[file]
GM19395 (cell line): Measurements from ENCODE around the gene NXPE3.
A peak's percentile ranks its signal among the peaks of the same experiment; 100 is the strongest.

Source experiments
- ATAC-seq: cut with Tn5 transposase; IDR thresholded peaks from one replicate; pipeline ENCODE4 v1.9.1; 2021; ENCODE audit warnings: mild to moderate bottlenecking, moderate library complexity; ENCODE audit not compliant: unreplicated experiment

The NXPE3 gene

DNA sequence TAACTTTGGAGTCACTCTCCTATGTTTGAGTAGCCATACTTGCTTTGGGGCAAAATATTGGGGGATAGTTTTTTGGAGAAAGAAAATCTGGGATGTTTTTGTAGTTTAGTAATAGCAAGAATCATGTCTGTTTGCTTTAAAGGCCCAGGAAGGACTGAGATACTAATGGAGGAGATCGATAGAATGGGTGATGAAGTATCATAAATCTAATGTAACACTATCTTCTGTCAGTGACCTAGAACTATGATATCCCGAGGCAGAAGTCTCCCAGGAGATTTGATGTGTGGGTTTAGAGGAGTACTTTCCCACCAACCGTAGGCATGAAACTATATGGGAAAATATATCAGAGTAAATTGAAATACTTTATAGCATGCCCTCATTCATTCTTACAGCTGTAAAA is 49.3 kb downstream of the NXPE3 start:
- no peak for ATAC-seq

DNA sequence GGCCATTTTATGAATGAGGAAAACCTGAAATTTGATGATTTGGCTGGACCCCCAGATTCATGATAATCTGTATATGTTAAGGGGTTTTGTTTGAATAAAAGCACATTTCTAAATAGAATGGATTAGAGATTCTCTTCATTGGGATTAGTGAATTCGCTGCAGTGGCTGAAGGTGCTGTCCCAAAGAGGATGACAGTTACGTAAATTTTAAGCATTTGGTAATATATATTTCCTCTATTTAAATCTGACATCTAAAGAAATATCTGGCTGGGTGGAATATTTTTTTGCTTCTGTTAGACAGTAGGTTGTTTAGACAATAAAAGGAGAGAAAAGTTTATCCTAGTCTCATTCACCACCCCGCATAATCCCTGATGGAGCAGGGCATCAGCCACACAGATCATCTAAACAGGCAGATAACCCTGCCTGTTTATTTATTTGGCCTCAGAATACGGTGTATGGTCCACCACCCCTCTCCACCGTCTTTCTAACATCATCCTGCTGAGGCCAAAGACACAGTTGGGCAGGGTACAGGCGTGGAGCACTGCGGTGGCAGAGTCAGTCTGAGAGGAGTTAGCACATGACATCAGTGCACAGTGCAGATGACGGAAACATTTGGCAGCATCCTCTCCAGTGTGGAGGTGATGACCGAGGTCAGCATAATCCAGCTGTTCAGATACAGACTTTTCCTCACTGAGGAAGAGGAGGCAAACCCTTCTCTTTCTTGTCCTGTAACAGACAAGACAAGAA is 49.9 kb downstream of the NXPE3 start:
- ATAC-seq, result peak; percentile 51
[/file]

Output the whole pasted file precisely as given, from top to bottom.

GM19395 (cell line): Measurements from ENCODE around the gene NXPE3.
A peak's percentile ranks its signal among the peaks of the same experiment; 100 is the strongest.

Source experiments
- ATAC-seq: cut with Tn5 transposase; IDR thresholded peaks from one replicate; pipeline ENCODE4 v1.9.1; 2021; ENCODE audit warnings: mild to moderate bottlenecking, moderate library complexity; ENCODE audit not compliant: unreplicated experiment

The NXPE3 gene

DNA sequence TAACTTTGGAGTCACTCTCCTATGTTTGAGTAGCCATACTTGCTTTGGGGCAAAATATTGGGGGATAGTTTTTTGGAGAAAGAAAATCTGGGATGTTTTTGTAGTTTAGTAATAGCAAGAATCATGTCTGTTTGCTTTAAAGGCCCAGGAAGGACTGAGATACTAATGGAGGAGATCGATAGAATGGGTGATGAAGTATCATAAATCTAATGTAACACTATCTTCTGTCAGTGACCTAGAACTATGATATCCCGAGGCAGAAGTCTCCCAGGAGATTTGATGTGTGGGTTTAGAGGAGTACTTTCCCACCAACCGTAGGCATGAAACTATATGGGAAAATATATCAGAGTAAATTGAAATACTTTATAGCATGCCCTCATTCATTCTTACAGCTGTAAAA is 49.3 kb downstream of the NXPE3 start:
- no peak for ATAC-seq

DNA sequence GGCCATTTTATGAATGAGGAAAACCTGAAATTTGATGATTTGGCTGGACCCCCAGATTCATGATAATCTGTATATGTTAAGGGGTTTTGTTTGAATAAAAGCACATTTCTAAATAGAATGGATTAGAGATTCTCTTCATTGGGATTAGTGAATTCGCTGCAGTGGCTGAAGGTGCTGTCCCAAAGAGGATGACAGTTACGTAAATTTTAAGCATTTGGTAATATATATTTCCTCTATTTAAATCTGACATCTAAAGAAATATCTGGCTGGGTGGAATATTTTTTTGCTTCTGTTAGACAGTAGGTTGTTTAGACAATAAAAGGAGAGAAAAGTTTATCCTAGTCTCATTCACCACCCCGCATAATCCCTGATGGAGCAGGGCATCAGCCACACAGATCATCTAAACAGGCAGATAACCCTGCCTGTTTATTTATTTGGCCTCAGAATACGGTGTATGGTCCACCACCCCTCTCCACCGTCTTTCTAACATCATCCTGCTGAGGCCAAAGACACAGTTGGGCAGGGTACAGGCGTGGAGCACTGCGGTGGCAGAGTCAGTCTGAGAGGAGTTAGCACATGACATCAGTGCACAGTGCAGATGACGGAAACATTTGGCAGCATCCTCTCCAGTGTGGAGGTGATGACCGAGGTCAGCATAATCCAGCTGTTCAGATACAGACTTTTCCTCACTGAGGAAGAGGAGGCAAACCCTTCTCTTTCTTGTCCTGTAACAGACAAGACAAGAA is 49.9 kb downstream of the NXPE3 start:
- ATAC-seq, result peak; percentile 51